UC Observer logo
UCObserver on SoundCloud UCObserver on YouTube UCObserver on Facebook UCObserver on Twitter UCObserver's RSS Feeds
Courtesy of Participant Media

Food, Inc.

Hard-hitting documentary sets out to empower us as consumers

By Chantal Braganza

Food, Inc.
Directed by Robert Kenner
(Participant Media) 

Be sure to enjoy your last meal before watching Food, Inc. It may be a little while before you want to dine again.

In step with the conscious eating movement, co-producers Robert Kenner and Eric Schlosser have produced a documentary that reveals some shocking facts about the industry that keeps us fed. Did you know, for example, that each year 76 million Americans are sickened by a food-borne illness, that the average product in your supermarket bears a 1,500-mile travel tag or that migrant workers are regularly exploited by the meat-packing industry?

Fans of Fast Food Nation, Schlosser’s bestseller on the American fast-food industry, or Michael Pollan’s The Omnivore’s Dilemma will be familiar with a lot of the issues explored in this hard-hitting documentary. In a lot of ways, it’s like watching a book turned into a movie. On the negative side, the documentary covers too much material to look at any one issue in depth, and both Schlosser and Pollan figure a little too prominently for balance of opinion.

However, the evidence they present benefits from the advantage of film. Factory-farmed chickens, for example, are all the more disturbing when you see how they’re produced: thousands of fat white birds crammed together in windowless huts, stepping in their own feces and over the bodies of their fellow dead. Because they have been genetically modified to grow in half the natural time and gain twice the weight, their bone structures are weak, often resulting in broken legs. “But,” as one farmer asks, “if you can grow a chicken in 49 days, why would you want one you can grow in three months?”

From factory farming to public health issues to the real cost behind cheap food, Food, Inc. is at times hard to watch because often it’s us, the viewers and consumers, who are the problem. “The average consumer does not feel very powerful, but it’s the exact opposite,” says Gary Hirshberg, CEO of Stonyfield Yogurt and one of the sources interviewed in the film. “When we run an item past the scanner at the supermarket, we’re voting.” 

Food, Inc. isn’t about guilt-tripping viewers into changing their diet completely. Rather, it sets out to inform and empower us as consumers, which is something entirely more palatable.

Author's photo
Chantal Braganza is a writer and editor in Toronto. Her blog posts will appear every second Friday of the month.
Readers’ advisory: The discussion below is moderated by The UC Observer and facilitated by Intense Debate (ID), an online commentary system. The Observer reserves the right to edit or reject any comment it deems to be inappropriate. Approved comments may be further edited for length, clarity and accuracy, and published in the print edition of the magazine. Please note: readers do not need to sign up with ID to post their comments on ucobserver.org. We require only your user name and e-mail address. Your comments will be posted from Monday to Friday between 9:30 a.m. and 5:30 p.m. Join the discussion today!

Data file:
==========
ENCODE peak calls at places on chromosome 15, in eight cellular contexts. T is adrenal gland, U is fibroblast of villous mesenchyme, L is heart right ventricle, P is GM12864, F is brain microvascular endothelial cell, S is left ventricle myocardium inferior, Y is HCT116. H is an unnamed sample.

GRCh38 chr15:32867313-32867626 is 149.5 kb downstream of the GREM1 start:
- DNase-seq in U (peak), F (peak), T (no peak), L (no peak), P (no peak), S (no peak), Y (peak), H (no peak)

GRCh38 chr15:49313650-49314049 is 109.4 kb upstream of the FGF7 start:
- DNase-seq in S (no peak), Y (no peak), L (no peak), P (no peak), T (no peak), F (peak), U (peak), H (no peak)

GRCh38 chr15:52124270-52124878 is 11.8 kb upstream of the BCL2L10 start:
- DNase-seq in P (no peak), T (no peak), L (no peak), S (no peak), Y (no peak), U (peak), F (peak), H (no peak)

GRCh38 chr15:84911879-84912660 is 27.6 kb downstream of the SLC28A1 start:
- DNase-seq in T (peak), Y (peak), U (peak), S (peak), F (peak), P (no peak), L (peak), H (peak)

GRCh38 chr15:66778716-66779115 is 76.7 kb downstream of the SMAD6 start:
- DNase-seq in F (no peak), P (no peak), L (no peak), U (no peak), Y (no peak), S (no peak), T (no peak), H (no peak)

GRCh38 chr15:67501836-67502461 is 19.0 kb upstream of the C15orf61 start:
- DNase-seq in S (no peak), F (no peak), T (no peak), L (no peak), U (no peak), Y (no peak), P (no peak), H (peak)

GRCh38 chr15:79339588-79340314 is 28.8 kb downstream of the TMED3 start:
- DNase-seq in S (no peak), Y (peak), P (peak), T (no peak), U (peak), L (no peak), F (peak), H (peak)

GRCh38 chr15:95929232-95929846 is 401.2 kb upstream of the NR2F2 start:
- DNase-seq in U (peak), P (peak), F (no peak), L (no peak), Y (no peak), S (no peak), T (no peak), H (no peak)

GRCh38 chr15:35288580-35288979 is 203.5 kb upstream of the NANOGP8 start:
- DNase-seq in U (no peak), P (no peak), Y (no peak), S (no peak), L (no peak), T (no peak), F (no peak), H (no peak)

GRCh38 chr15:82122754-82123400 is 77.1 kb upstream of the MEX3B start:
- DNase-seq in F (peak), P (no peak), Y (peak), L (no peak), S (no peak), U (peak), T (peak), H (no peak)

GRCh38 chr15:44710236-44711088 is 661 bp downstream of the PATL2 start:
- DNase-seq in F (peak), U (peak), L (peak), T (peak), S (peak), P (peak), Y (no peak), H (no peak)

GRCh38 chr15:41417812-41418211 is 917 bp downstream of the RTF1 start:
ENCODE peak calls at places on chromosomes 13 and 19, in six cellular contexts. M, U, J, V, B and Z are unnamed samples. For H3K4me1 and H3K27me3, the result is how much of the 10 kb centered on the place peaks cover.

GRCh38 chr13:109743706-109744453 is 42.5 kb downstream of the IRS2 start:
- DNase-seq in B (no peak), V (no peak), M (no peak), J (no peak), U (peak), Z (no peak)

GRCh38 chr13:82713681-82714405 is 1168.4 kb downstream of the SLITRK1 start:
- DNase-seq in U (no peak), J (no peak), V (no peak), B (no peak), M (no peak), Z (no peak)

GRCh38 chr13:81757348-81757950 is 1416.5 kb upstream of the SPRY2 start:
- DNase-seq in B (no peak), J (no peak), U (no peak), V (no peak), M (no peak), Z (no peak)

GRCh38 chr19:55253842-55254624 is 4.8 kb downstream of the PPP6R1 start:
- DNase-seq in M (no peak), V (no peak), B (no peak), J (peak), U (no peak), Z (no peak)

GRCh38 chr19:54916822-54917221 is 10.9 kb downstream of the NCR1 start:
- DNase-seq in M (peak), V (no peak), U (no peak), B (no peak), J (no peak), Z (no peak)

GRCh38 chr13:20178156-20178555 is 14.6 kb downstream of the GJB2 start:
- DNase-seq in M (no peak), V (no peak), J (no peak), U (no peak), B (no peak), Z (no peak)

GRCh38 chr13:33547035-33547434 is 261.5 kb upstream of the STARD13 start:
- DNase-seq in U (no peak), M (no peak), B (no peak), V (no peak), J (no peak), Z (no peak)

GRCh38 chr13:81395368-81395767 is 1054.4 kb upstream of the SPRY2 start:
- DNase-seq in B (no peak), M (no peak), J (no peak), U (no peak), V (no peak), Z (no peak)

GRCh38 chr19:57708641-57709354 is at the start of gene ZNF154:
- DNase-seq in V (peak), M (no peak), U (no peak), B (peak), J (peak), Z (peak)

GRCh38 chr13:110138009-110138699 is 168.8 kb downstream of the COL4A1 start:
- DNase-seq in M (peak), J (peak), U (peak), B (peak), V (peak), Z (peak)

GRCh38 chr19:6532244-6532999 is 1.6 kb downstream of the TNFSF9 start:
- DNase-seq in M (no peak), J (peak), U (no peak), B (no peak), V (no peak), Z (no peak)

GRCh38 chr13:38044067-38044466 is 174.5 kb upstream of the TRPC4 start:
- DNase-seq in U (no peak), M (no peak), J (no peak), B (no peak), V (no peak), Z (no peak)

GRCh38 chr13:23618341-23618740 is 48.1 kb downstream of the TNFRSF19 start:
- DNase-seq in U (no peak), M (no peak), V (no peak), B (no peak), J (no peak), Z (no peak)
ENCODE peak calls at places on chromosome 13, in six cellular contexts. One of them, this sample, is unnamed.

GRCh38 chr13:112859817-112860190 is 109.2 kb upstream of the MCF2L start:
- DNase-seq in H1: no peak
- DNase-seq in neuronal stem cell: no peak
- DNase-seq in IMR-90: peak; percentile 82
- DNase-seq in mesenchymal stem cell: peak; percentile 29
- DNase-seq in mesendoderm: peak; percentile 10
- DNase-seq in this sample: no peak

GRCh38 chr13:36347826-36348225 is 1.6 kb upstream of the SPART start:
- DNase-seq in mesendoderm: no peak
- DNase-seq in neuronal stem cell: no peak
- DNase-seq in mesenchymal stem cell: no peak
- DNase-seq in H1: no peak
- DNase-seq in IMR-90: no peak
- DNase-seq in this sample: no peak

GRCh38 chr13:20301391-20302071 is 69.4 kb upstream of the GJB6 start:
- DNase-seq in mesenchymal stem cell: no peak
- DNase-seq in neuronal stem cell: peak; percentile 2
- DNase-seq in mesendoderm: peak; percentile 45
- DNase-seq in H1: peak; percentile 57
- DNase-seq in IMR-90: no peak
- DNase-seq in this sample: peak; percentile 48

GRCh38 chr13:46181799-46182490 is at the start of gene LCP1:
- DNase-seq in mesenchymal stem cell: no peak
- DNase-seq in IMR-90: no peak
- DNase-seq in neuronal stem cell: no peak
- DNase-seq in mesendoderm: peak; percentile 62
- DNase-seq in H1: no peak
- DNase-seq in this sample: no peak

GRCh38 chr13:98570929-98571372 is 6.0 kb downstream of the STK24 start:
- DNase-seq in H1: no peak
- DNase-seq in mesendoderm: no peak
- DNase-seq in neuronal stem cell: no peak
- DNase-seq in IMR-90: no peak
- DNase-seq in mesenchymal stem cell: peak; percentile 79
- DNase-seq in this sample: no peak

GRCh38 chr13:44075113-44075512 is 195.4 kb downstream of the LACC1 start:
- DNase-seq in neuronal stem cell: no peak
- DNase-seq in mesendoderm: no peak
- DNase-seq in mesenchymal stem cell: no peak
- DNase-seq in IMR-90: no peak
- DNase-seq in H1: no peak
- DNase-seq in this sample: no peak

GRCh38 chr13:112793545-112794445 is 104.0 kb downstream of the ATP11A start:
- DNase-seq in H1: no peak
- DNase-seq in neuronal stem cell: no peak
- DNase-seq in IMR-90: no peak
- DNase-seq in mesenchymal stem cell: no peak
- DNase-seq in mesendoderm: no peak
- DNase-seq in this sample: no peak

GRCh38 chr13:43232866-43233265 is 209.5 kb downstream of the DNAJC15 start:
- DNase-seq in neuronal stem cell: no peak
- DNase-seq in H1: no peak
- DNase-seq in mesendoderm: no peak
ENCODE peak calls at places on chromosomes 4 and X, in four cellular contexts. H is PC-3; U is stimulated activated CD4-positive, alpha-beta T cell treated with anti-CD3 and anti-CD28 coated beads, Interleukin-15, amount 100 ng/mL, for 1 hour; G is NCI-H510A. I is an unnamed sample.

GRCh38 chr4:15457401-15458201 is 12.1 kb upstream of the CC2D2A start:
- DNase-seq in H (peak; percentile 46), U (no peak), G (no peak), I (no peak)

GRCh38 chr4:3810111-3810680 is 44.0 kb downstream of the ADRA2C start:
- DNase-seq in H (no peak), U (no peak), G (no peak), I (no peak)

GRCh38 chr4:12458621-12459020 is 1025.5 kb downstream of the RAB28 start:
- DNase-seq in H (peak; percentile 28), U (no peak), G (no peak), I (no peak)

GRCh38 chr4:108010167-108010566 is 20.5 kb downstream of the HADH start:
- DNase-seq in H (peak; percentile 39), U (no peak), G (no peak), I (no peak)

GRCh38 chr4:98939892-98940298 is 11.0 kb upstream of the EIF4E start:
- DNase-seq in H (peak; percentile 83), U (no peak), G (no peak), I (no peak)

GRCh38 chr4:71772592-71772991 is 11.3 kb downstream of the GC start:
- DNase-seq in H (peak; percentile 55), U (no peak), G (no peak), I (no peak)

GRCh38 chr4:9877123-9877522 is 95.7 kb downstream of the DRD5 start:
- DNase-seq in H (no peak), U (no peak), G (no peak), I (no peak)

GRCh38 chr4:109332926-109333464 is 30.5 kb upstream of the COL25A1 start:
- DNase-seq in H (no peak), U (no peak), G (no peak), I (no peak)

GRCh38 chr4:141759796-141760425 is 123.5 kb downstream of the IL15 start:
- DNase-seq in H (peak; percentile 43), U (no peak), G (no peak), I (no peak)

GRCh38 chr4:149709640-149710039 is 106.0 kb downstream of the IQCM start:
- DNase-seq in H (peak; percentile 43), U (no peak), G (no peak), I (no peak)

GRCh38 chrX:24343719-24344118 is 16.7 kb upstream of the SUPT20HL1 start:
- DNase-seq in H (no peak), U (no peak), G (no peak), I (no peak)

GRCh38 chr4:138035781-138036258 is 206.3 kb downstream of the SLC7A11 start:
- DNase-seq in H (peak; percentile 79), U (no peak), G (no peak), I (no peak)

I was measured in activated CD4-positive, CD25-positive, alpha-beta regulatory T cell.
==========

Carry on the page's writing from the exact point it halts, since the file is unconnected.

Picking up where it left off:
Environment

Song leader, police and gate blockers in front of the Kinder Morgan gates. Photo by Kimiko Karpoff

A Kinder Morgan protest in photos and song

by Kimiko Karpoff

A faith leader reflects on protesting the pipeline with the Water Protectors from the Tsleil-Waututh nation.

Promotional Image

Editorials

The United Church Observer's editor and publisher, Jocelyn Bell. Photo: Lindsay Palmer

Observations: #MeToo

by Jocelyn Bell

Our hope is that by giving voice to these #MeToo stories, a new conversation about sexual misconduct can begin.

Promotional Image

Video

ObserverDocs: Playing by Heart

by Observer Staff

United Church music director Kara Shaw was born prematurely, became almost totally blind and was later diagnosed with autism spectrum disorder. Today, the 28-year-old showcases her unique musical ability, performing piano on local and national stages.

Promotional Image

Society

June 2018

Why some women of colour are hesitant to say #MeToo

by Jacky Habib

Three women share their stories in the hope of creating safe spaces they never had.

Environment

May 2018

A Kinder Morgan protest in photos and song

by Kimiko Karpoff

On April 28, 2018, faith leaders from many traditions, including the United Church, stood in solidarity with Water Protectors from the Tsleil-Waututh nation to protest the Kinder Morgan pipeline expansion in Burnaby, B.C.. Kimiko Karpoff captured the day in pictures.

Faith

June 2018

After 93 years, this will be the United Church's last General Council meeting

by Mike Milne

When the United Church meets in July, top priorities will be a streamlined governance structure and Indigenous ministries.

Justice

June 2018

#MeToo in the United Church

by Trisha Elliott

9 women share their stories of harassment and sexual assault in the United Church.

Columns

May 2018

On grief and the healing power of gardening

by Paul Fraumeni

A writer reflects on how growing tomatoes is helping him find peace while dealing with the loss of loved ones, including his son.

Editorials

June 2018

Observations: #MeToo

by Jocelyn Bell

Our hope is that by giving voice to these #MeToo stories, a new conversation about sexual misconduct can begin.

Promotional Image